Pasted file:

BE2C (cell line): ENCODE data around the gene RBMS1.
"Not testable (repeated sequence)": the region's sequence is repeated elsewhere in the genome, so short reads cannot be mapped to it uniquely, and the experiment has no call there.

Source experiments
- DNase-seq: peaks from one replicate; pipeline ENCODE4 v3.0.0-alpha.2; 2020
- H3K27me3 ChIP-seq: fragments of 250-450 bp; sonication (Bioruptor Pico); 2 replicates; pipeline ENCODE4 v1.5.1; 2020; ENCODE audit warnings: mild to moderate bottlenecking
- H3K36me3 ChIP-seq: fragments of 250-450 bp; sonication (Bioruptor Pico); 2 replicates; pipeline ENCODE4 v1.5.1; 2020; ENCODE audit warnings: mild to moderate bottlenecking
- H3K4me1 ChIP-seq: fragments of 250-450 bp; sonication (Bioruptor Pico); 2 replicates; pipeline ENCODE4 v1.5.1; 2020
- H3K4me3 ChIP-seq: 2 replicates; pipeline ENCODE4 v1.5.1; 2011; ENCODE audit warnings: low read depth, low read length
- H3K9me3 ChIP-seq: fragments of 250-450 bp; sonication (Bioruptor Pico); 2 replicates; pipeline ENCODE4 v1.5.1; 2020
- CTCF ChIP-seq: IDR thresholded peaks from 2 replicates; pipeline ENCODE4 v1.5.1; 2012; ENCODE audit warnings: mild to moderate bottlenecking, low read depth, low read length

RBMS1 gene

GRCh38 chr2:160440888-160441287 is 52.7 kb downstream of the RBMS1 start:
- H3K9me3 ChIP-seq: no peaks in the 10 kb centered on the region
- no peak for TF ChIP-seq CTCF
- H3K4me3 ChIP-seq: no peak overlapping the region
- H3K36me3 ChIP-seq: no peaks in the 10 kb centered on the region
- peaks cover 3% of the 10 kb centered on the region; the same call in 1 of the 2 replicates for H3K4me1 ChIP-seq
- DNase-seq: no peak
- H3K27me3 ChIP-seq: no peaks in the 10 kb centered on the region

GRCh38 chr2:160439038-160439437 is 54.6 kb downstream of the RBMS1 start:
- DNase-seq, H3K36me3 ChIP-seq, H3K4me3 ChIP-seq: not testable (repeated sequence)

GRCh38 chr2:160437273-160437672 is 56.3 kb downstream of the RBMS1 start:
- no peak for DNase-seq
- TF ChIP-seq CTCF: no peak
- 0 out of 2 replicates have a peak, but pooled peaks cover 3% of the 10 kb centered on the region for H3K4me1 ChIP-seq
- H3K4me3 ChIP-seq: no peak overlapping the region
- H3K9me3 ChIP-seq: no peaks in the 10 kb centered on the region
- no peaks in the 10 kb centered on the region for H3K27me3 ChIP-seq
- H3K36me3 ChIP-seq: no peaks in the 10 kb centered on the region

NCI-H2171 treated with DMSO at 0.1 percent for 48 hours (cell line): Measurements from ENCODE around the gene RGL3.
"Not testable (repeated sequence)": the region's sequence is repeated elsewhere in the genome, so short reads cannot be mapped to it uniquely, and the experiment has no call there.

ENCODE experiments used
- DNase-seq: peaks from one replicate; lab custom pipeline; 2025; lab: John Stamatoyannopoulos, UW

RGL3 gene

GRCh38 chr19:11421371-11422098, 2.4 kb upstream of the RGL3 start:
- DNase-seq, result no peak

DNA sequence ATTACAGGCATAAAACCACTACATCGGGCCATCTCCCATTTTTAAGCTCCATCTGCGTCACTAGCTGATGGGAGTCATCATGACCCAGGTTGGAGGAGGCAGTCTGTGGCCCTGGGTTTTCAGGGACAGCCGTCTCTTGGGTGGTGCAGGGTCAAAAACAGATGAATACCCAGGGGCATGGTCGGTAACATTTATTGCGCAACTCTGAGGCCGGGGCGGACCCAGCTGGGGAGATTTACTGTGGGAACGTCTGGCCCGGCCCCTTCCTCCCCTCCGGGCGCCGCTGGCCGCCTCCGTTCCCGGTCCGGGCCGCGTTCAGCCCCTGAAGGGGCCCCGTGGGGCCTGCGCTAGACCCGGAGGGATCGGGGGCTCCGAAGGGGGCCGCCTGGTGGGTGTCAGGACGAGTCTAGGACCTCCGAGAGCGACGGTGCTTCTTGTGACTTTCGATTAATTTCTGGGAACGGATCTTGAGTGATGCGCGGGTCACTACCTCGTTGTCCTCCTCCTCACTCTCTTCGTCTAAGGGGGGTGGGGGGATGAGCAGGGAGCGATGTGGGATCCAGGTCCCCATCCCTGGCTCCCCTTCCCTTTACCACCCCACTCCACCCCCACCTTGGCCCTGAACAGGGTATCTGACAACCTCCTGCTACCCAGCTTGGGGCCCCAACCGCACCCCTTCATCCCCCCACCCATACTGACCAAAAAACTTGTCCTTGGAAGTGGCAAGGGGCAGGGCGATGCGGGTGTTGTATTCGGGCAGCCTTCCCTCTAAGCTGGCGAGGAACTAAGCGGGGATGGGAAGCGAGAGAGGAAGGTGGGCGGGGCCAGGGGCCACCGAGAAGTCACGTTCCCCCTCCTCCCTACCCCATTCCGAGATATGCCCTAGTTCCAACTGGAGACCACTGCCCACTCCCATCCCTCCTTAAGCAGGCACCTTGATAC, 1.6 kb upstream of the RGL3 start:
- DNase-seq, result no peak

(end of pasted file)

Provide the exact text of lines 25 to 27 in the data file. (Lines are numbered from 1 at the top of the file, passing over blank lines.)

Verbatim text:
- 0 out of 2 replicates have a peak, but pooled peaks cover 3% of the 10 kb centered on the region for H3K4me1 ChIP-seq
- H3K4me3 ChIP-seq: no peak overlapping the region
- H3K9me3 ChIP-seq: no peaks in the 10 kb centered on the region